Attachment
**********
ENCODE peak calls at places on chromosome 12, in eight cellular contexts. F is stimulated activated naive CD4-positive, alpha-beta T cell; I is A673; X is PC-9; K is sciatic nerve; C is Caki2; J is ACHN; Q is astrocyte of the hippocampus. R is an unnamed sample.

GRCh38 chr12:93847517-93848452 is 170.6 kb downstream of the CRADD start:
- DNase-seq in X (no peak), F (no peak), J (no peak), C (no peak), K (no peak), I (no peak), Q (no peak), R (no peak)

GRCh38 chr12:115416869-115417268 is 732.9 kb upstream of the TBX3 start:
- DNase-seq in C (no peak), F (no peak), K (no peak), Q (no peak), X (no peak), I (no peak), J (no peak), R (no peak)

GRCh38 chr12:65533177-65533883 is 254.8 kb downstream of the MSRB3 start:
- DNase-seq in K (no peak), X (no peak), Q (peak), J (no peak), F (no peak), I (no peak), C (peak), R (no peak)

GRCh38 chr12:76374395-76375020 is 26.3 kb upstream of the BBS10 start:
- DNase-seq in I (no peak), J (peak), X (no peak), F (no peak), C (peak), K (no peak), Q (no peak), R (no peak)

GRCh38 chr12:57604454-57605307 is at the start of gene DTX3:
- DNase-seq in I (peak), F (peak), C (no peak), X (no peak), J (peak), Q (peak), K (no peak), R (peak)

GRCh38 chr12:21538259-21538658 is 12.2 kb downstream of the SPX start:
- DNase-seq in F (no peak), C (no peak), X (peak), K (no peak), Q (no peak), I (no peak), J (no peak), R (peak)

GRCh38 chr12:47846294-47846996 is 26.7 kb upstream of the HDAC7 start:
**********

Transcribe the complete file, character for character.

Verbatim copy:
ENCODE peak calls at places on chromosome 12, in eight cellular contexts. F is stimulated activated naive CD4-positive, alpha-beta T cell; I is A673; X is PC-9; K is sciatic nerve; C is Caki2; J is ACHN; Q is astrocyte of the hippocampus. R is an unnamed sample.

GRCh38 chr12:93847517-93848452 is 170.6 kb downstream of the CRADD start:
- DNase-seq in X (no peak), F (no peak), J (no peak), C (no peak), K (no peak), I (no peak), Q (no peak), R (no peak)

GRCh38 chr12:115416869-115417268 is 732.9 kb upstream of the TBX3 start:
- DNase-seq in C (no peak), F (no peak), K (no peak), Q (no peak), X (no peak), I (no peak), J (no peak), R (no peak)

GRCh38 chr12:65533177-65533883 is 254.8 kb downstream of the MSRB3 start:
- DNase-seq in K (no peak), X (no peak), Q (peak), J (no peak), F (no peak), I (no peak), C (peak), R (no peak)

GRCh38 chr12:76374395-76375020 is 26.3 kb upstream of the BBS10 start:
- DNase-seq in I (no peak), J (peak), X (no peak), F (no peak), C (peak), K (no peak), Q (no peak), R (no peak)

GRCh38 chr12:57604454-57605307 is at the start of gene DTX3:
- DNase-seq in I (peak), F (peak), C (no peak), X (no peak), J (peak), Q (peak), K (no peak), R (peak)

GRCh38 chr12:21538259-21538658 is 12.2 kb downstream of the SPX start:
- DNase-seq in F (no peak), C (no peak), X (peak), K (no peak), Q (no peak), I (no peak), J (no peak), R (peak)

GRCh38 chr12:47846294-47846996 is 26.7 kb upstream of the HDAC7 start: